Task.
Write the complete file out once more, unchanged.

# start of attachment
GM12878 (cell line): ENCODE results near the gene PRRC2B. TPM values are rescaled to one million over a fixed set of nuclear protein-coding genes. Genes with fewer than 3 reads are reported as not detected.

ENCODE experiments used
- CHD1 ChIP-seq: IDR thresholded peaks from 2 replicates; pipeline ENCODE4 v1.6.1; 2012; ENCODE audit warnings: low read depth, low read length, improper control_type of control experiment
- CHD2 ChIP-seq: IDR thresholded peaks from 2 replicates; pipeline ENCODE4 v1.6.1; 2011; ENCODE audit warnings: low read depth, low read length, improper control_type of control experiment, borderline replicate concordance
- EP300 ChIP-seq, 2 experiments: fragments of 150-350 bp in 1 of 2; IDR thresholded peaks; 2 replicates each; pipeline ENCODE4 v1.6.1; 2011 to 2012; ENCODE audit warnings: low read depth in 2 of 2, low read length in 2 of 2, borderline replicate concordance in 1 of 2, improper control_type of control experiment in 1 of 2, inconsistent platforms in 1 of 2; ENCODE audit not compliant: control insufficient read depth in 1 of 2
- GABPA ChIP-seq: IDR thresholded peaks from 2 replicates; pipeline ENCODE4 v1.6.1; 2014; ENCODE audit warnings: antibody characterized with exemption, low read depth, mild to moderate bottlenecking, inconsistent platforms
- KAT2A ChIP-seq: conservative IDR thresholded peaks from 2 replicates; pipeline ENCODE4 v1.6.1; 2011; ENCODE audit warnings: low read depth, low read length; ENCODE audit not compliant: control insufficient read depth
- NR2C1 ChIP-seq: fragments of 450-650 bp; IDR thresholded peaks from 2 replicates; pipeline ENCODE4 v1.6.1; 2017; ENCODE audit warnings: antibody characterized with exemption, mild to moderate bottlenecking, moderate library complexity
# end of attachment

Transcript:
GM12878 (cell line): ENCODE results near the gene PRRC2B. TPM values are rescaled to one million over a fixed set of nuclear protein-coding genes. Genes with fewer than 3 reads are reported as not detected.

ENCODE experiments used
- CHD1 ChIP-seq: IDR thresholded peaks from 2 replicates; pipeline ENCODE4 v1.6.1; 2012; ENCODE audit warnings: low read depth, low read length, improper control_type of control experiment
- CHD2 ChIP-seq: IDR thresholded peaks from 2 replicates; pipeline ENCODE4 v1.6.1; 2011; ENCODE audit warnings: low read depth, low read length, improper control_type of control experiment, borderline replicate concordance
- EP300 ChIP-seq, 2 experiments: fragments of 150-350 bp in 1 of 2; IDR thresholded peaks; 2 replicates each; pipeline ENCODE4 v1.6.1; 2011 to 2012; ENCODE audit warnings: low read depth in 2 of 2, low read length in 2 of 2, borderline replicate concordance in 1 of 2, improper control_type of control experiment in 1 of 2, inconsistent platforms in 1 of 2; ENCODE audit not compliant: control insufficient read depth in 1 of 2
- GABPA ChIP-seq: IDR thresholded peaks from 2 replicates; pipeline ENCODE4 v1.6.1; 2014; ENCODE audit warnings: antibody characterized with exemption, low read depth, mild to moderate bottlenecking, inconsistent platforms
- KAT2A ChIP-seq: conservative IDR thresholded peaks from 2 replicates; pipeline ENCODE4 v1.6.1; 2011; ENCODE audit warnings: low read depth, low read length; ENCODE audit not compliant: control insufficient read depth
- NR2C1 ChIP-seq: fragments of 450-650 bp; IDR thresholded peaks from 2 replicates; pipeline ENCODE4 v1.6.1; 2017; ENCODE audit warnings: antibody characterized with exemption, mild to moderate bottlenecking, moderate library complexity